|Annan mission 'last chance' for Syria|
Russian warning comes as US pledges to send "non-lethal" aid to the rebels in the most overt show of support yet.
Last Modified: 25 Mar 2012 15:48
Russian President Dmitry Medvedev has warned that Kofi Annan represented the last chance for avoiding a civil war in
Syria and offered the UN-Arab League envoy Moscow's full support.
"This may be the last chance for Syria to avoid a protracted and bloody civil war," Russian agencies quoted Medvedev as telling Annan at a meeting on Sunday, adding that Russia would provide "full support at any level" for his mission.
At the meeting, Foreign Minister Sergei Lavrov "underscored the need to end violence from all sides and establish a broad Syrian political dialogue. ... He called on the special envoy to work actively toward that aim with both the authorities and the opposition," a statement said.
Lavrov also said that to support Anna's mission, nations must refrain from interfering in Syria affairs or taking sides in the confrontation between the government and opponents.
The Russian warning came as US President Barack Obama pledged to send "non-lethal" aid to the Syrian rebels in the most overt show of US support for the rebels to date.
The decision seems certain to irritate Russia following its fierce condemnation of the West's calls on President Bashar al-Assad to step down.
Obama said at talks with Turkish Prime Minister Recep Tayyip Erdogan ahead of a nuclear security summit in Seoul that they agreed "there should be a process" of transition to a "legitimate government" in Syria.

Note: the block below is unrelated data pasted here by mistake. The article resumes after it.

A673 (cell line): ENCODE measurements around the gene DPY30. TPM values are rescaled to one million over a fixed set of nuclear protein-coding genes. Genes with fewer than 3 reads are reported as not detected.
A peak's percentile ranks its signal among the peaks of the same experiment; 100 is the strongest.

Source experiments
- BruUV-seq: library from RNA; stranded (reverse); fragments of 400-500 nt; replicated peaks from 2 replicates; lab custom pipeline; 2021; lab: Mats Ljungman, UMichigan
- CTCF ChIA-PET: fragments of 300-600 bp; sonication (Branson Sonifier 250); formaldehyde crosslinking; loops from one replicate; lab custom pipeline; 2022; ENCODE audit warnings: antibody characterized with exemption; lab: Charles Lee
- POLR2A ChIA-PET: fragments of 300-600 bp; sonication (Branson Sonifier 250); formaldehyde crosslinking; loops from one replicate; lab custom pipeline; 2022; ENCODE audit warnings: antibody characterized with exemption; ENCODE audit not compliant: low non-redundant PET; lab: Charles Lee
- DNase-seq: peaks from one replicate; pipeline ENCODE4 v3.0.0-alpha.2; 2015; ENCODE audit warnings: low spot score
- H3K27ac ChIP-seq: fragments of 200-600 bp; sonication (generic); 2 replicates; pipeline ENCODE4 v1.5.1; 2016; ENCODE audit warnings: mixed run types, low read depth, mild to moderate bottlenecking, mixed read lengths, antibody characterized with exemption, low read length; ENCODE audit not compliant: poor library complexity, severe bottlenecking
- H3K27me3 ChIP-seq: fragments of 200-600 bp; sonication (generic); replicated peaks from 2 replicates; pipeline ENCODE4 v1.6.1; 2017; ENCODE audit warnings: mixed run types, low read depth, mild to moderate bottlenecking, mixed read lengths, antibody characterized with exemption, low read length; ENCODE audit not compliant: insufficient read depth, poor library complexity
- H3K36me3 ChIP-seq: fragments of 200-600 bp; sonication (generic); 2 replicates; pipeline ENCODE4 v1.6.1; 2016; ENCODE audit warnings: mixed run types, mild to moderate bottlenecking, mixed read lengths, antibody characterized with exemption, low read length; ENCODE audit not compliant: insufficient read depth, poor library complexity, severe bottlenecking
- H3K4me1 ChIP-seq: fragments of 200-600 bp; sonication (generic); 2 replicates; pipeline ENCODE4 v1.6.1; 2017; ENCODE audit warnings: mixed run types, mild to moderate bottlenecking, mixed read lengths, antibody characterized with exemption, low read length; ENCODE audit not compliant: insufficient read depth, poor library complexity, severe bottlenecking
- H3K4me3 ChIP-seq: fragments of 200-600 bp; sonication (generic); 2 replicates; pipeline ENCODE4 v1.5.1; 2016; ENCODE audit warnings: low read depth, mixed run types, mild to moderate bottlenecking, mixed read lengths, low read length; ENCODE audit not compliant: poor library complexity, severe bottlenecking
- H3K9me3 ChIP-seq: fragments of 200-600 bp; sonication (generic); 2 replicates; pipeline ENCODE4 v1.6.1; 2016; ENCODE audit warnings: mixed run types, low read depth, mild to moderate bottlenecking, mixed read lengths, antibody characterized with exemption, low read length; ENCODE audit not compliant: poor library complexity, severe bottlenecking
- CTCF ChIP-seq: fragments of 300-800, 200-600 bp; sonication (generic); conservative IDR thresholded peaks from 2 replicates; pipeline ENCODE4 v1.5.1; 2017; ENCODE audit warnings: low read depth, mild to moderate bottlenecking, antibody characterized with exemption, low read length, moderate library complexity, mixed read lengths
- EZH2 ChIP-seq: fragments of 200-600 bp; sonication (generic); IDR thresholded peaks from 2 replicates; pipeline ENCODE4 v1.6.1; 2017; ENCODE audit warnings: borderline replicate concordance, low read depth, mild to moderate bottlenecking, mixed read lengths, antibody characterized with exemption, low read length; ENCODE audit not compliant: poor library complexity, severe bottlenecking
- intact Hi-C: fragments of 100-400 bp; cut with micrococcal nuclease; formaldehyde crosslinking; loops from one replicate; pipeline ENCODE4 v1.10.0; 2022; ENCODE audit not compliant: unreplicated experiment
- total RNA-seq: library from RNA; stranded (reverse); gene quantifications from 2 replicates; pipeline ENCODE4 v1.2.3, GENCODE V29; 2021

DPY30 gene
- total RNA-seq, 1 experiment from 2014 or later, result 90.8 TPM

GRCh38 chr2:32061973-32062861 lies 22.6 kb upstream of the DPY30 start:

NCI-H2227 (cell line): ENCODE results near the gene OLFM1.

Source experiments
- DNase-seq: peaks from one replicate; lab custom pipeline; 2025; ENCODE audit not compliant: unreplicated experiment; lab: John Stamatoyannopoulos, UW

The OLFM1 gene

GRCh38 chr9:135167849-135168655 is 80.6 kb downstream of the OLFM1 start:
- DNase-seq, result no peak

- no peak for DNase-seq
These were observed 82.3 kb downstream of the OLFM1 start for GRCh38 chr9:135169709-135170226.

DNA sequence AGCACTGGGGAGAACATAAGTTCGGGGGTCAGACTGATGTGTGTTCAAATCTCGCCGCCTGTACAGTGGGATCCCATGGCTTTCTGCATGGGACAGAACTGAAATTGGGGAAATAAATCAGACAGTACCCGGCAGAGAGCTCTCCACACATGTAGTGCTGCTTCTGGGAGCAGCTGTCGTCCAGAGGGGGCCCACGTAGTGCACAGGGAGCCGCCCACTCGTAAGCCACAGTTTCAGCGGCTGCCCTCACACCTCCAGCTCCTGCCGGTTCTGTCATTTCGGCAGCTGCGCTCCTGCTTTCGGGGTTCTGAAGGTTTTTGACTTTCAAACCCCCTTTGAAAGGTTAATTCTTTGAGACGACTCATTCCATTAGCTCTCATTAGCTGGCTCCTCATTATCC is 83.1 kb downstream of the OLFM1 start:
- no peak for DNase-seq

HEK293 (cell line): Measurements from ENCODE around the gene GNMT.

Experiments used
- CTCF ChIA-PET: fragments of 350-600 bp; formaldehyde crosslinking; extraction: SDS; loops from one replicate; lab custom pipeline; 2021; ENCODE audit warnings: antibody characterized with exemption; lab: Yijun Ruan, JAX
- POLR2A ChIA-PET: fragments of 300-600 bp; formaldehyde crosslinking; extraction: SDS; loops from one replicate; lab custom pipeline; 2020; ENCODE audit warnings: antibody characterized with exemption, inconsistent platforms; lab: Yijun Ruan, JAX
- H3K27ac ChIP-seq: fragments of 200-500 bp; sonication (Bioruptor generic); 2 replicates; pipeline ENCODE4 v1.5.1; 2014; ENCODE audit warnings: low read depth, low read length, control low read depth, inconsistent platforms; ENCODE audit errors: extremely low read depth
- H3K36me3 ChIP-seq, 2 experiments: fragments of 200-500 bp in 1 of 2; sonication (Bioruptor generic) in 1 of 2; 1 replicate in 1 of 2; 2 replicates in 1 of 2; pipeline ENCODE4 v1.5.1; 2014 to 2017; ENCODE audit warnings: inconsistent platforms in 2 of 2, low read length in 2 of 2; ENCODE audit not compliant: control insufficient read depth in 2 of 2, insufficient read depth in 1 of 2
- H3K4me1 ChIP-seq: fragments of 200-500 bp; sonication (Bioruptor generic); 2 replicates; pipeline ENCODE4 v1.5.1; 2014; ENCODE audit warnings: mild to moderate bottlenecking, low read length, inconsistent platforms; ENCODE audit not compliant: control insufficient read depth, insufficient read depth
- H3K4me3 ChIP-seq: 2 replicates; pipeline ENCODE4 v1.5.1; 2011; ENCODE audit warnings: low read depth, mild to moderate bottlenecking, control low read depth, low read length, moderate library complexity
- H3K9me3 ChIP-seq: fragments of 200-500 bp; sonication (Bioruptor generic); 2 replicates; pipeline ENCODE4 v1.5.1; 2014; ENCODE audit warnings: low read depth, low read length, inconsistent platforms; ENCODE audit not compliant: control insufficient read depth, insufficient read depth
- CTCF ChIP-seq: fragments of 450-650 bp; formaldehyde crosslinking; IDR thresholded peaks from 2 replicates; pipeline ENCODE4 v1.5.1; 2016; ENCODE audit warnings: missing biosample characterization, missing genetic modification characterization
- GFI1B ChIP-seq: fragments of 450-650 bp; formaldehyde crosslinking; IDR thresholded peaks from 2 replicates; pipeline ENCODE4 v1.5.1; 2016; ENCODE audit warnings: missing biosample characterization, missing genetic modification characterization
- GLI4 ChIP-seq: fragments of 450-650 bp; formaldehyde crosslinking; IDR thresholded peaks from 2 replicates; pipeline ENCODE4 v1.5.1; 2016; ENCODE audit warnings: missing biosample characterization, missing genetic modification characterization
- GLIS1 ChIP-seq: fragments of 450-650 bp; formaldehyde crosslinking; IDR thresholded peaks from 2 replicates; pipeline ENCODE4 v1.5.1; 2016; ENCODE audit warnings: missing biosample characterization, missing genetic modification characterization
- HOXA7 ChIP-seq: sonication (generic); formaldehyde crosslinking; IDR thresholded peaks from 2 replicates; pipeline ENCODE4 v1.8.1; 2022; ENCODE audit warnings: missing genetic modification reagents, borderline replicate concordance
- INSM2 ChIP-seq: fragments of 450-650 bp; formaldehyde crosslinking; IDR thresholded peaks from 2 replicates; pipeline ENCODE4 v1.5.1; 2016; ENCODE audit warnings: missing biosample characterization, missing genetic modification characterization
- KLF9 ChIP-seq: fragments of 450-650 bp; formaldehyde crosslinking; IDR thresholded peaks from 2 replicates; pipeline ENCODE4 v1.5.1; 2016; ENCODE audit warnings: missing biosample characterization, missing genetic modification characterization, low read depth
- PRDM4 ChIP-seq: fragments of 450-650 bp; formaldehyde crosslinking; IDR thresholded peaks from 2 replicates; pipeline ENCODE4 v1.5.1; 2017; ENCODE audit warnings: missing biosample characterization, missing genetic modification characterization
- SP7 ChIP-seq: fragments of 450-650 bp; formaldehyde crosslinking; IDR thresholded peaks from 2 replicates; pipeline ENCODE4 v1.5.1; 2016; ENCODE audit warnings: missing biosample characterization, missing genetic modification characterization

A top US national security official said the delivery of medical aid and other urgent supplies would top the agenda of a "Friends of Syria" meeting scheduled for April 1 in Istanbul.
Both Russia and China have used their veto rights as permanent members of the UN Security Council to block efforts to condemn Assad.
Annan, the former UN chief, will be carrying with him Assad's answer to a peace plan under which Syria could begin a "political transition" to a representative government, with no specifically defined role for Assad.
The initiative calls for Assad to withdraw troops and heavy weapons from protest hubs, a daily two-hour humanitarian ceasefire, access to all areas affected by the fighting and a UN-supervised halt to all clashes.
Blasts meanwhile once again rocked Syria's flashpoint city of Homs as the regime pressed on with its assault on protest hubs while the rebels countered by attacking a military base in Damascus province.
Opposition activists said at least 21 people were killed in several districts in Syria on Sunday morning.
Activists in Homs reported heavy shelling of al-Khaldiyeh, al-Hamidiyeh and other old neighbourhoods in the city in an attempt by the government to regain control of pockets of armed resistance.